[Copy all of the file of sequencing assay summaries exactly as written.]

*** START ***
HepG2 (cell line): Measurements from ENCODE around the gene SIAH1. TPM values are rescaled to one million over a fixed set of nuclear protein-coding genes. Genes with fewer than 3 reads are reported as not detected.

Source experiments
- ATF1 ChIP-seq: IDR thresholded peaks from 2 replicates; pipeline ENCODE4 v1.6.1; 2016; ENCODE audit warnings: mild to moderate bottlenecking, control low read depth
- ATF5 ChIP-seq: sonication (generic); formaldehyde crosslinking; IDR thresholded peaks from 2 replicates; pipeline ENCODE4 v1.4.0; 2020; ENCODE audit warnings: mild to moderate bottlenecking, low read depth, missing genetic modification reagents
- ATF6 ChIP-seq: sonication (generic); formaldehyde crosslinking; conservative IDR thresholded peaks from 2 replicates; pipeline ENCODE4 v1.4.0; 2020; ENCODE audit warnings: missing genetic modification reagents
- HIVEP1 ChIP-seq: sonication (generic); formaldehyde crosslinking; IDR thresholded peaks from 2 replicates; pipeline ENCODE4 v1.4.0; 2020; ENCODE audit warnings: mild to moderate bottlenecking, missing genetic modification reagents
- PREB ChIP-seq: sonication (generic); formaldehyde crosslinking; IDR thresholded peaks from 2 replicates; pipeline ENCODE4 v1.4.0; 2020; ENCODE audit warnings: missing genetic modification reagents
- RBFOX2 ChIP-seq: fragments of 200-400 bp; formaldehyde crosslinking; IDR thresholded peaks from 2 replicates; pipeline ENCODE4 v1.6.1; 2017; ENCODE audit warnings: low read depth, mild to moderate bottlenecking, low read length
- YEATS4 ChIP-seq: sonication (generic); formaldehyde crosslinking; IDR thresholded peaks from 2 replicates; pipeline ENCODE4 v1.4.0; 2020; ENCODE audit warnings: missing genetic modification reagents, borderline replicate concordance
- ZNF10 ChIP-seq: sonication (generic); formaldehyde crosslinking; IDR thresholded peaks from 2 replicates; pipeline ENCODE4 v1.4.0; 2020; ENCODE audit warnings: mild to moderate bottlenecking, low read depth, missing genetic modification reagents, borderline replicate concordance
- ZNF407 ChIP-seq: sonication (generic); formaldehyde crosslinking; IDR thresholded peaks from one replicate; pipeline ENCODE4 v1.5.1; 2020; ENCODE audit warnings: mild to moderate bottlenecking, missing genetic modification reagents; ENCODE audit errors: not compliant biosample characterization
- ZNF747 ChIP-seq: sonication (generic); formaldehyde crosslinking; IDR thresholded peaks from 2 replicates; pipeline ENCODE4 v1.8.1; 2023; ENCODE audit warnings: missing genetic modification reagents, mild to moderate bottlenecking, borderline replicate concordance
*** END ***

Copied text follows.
HepG2 (cell line): Measurements from ENCODE around the gene SIAH1. TPM values are rescaled to one million over a fixed set of nuclear protein-coding genes. Genes with fewer than 3 reads are reported as not detected.

Source experiments
- ATF1 ChIP-seq: IDR thresholded peaks from 2 replicates; pipeline ENCODE4 v1.6.1; 2016; ENCODE audit warnings: mild to moderate bottlenecking, control low read depth
- ATF5 ChIP-seq: sonication (generic); formaldehyde crosslinking; IDR thresholded peaks from 2 replicates; pipeline ENCODE4 v1.4.0; 2020; ENCODE audit warnings: mild to moderate bottlenecking, low read depth, missing genetic modification reagents
- ATF6 ChIP-seq: sonication (generic); formaldehyde crosslinking; conservative IDR thresholded peaks from 2 replicates; pipeline ENCODE4 v1.4.0; 2020; ENCODE audit warnings: missing genetic modification reagents
- HIVEP1 ChIP-seq: sonication (generic); formaldehyde crosslinking; IDR thresholded peaks from 2 replicates; pipeline ENCODE4 v1.4.0; 2020; ENCODE audit warnings: mild to moderate bottlenecking, missing genetic modification reagents
- PREB ChIP-seq: sonication (generic); formaldehyde crosslinking; IDR thresholded peaks from 2 replicates; pipeline ENCODE4 v1.4.0; 2020; ENCODE audit warnings: missing genetic modification reagents
- RBFOX2 ChIP-seq: fragments of 200-400 bp; formaldehyde crosslinking; IDR thresholded peaks from 2 replicates; pipeline ENCODE4 v1.6.1; 2017; ENCODE audit warnings: low read depth, mild to moderate bottlenecking, low read length
- YEATS4 ChIP-seq: sonication (generic); formaldehyde crosslinking; IDR thresholded peaks from 2 replicates; pipeline ENCODE4 v1.4.0; 2020; ENCODE audit warnings: missing genetic modification reagents, borderline replicate concordance
- ZNF10 ChIP-seq: sonication (generic); formaldehyde crosslinking; IDR thresholded peaks from 2 replicates; pipeline ENCODE4 v1.4.0; 2020; ENCODE audit warnings: mild to moderate bottlenecking, low read depth, missing genetic modification reagents, borderline replicate concordance
- ZNF407 ChIP-seq: sonication (generic); formaldehyde crosslinking; IDR thresholded peaks from one replicate; pipeline ENCODE4 v1.5.1; 2020; ENCODE audit warnings: mild to moderate bottlenecking, missing genetic modification reagents; ENCODE audit errors: not compliant biosample characterization
- ZNF747 ChIP-seq: sonication (generic); formaldehyde crosslinking; IDR thresholded peaks from 2 replicates; pipeline ENCODE4 v1.8.1; 2023; ENCODE audit warnings: missing genetic modification reagents, mild to moderate bottlenecking, borderline replicate concordance